Former White House Chief of Staff Is Now a Navy Ensign

It's official: Reince Priebus, former Republican National Committee chairman and then chief of staff for President Donald Trump, is a commissioned officer in the Navy.

Priebus swore into the Navy on Monday morning in a ceremony presided over by Vice President Mike Pence and attended by a cadre of Wisconsin lawmakers. Priebus is a native of Kenosha, Wisconsin.

News of the unconventional career pivot was first reported last year by The Washington Post. Priebus, now 47, was selected for a competitive direct-commission position as a Navy human resource officer, the outlet reported. Priebus required an age waiver to take the job, as the upper age limit for officers without a waiver is 42.

The Navy offers direct commissions that bypass conventional entry-level training in a number of skilled, high-demand job fields, including public affairs, aerospace engineering, and information warfare, among others. While some of these positions allow individuals to enter the Navy at a more senior rank, Priebus will begin his career as an ensign, the lowest officer paygrade.

A Navy Reserve Force spokesman, Cmdr. Douglas Gabos told Military.com that Priebus will be attached to the Navy Operational Support Center in Washington, D.C.

“He has yet to receive an official assignment,” Gabos said. “In the near future, he will attend Officer Development School (ODS) in Newport, Rhode Island where all newly commissioned Navy Reserve Officers receive an introduction to military structure, the history of Navy traditions and customs, the military legal system, military etiquette and more.”

Since Priebus resigned as White House chief of staff in July 2017, he has become president and chief strategist at the Michael Best & Friedrich LLP law firm in Washington, D.C. He has also joined a speaker's bureau.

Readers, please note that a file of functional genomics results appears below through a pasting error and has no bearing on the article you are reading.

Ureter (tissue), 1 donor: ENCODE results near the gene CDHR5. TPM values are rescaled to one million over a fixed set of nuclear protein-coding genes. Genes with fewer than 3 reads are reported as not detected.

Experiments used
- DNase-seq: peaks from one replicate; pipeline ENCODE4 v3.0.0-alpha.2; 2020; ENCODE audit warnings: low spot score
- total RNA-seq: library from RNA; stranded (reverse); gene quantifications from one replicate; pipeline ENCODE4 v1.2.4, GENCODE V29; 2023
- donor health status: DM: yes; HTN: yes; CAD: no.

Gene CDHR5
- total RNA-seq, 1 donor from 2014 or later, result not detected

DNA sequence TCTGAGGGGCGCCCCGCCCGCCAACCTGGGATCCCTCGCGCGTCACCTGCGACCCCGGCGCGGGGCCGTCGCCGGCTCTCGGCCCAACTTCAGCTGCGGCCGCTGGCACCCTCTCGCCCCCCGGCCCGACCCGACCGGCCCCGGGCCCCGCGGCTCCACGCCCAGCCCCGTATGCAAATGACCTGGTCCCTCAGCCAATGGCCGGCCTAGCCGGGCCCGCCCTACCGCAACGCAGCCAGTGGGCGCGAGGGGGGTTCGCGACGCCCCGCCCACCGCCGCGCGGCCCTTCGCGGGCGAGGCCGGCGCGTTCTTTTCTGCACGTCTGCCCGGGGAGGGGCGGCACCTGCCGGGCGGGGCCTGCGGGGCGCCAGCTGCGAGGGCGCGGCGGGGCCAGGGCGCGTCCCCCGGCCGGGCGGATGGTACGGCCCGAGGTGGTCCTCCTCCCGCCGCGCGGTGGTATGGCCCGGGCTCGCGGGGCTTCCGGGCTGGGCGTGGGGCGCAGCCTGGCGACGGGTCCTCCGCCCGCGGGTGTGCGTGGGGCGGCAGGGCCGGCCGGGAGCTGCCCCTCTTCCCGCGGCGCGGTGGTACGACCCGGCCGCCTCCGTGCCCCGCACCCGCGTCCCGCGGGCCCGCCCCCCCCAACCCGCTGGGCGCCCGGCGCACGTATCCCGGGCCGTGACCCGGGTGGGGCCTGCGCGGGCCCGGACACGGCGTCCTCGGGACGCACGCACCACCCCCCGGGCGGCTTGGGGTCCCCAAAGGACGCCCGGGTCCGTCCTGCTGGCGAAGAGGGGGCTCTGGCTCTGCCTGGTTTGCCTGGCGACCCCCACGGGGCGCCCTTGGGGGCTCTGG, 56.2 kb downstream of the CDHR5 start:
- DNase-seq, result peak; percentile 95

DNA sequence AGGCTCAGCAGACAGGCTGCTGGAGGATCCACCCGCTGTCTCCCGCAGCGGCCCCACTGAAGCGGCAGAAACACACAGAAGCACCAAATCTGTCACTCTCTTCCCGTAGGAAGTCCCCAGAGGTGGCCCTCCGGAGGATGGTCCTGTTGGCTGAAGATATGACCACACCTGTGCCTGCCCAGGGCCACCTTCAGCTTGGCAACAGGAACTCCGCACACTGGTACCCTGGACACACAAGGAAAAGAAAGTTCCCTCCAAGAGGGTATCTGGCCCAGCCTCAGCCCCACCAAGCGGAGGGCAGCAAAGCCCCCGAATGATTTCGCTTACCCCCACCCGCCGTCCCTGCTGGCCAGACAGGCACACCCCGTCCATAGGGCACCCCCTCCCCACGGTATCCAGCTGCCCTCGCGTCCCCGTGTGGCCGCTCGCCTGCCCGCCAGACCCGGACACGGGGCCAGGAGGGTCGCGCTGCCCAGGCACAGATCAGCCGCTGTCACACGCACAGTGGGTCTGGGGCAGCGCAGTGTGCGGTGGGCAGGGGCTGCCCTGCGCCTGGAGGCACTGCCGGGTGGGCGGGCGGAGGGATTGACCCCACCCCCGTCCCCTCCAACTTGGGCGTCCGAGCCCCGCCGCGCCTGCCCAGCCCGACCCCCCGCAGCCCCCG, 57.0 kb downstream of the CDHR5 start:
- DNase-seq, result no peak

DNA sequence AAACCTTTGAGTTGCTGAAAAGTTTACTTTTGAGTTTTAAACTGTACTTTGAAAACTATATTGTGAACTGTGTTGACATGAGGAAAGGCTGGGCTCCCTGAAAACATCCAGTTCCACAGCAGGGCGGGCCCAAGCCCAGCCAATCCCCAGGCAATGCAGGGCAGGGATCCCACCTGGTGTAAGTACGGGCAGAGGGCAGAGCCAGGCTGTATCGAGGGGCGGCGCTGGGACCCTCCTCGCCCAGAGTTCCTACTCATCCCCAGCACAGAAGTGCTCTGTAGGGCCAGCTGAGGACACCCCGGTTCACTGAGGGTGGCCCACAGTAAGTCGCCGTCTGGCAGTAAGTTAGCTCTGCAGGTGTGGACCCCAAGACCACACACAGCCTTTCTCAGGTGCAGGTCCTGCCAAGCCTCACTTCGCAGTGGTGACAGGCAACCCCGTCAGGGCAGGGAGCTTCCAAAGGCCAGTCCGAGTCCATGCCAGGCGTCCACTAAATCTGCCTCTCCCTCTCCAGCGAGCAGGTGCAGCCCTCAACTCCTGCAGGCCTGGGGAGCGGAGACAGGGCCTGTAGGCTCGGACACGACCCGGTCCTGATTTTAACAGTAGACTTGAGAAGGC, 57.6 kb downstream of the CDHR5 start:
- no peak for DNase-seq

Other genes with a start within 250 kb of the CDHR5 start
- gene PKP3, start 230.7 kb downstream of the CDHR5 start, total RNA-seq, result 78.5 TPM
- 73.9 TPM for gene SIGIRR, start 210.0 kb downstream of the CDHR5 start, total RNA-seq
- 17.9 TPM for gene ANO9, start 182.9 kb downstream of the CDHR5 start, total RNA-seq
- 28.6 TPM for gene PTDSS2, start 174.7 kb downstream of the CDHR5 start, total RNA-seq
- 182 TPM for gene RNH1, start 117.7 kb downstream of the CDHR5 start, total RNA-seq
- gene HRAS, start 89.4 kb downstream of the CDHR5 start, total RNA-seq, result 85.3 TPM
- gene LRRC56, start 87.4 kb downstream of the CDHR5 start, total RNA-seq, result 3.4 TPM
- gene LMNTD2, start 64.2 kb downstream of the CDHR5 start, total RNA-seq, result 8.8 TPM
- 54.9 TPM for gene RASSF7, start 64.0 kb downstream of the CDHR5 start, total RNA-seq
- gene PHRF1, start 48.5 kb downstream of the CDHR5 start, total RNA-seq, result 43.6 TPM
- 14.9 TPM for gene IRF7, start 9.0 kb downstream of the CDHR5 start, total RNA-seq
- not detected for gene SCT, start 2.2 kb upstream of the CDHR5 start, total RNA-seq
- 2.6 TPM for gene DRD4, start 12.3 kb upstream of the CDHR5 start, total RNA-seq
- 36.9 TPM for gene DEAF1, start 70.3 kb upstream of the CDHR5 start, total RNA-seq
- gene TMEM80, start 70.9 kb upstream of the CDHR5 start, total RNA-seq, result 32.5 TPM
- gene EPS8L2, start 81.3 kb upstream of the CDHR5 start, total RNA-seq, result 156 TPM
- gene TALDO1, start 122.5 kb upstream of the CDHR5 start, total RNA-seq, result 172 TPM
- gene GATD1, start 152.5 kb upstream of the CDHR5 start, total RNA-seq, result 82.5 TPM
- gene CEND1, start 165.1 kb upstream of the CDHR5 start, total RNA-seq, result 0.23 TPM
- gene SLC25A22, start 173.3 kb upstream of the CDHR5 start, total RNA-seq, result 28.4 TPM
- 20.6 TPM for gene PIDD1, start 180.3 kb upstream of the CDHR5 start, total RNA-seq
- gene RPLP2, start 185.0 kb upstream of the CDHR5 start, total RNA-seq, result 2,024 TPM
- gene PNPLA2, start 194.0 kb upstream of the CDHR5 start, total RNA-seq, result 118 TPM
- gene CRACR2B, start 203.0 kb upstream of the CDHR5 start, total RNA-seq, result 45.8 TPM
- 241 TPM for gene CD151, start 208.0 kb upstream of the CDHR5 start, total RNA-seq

Priebus was congratulated via Twitter by another direct-commissioned Navy Reserve officer who served in the White House: Sean Spicer, former White House press secretary. Spicer continued to serve as a Reserve public affairs officer for the Navy throughout his brief White House tenure.

Asked via Twitter whether he could now give Priebus orders, Spicer, a Navy Reserve commander, responded, “Not orders but I get a salute :).”

The Washington Post reported that Priebus, who was reportedly among just four individuals selected from among more than 40 candidates, was moved to serve in the Navy in part after meeting the surviving family members of Chief Petty Officer William “Ryan” Owens. Owens, a SEAL, was killed during a raid in Yemen in January 2017.

“It was an honor and privilege to attend @Reince‘s naval commissioning ceremony this morning,” Sen. Ron Johnson, R-Wisconsin, tweeted. “Congratulations and thank you for your service, Ensign Priebus!!!”

— Hope Hodge Seck can be reached at hope.seck@military.com. Follow her on Twitter at @HopeSeck.

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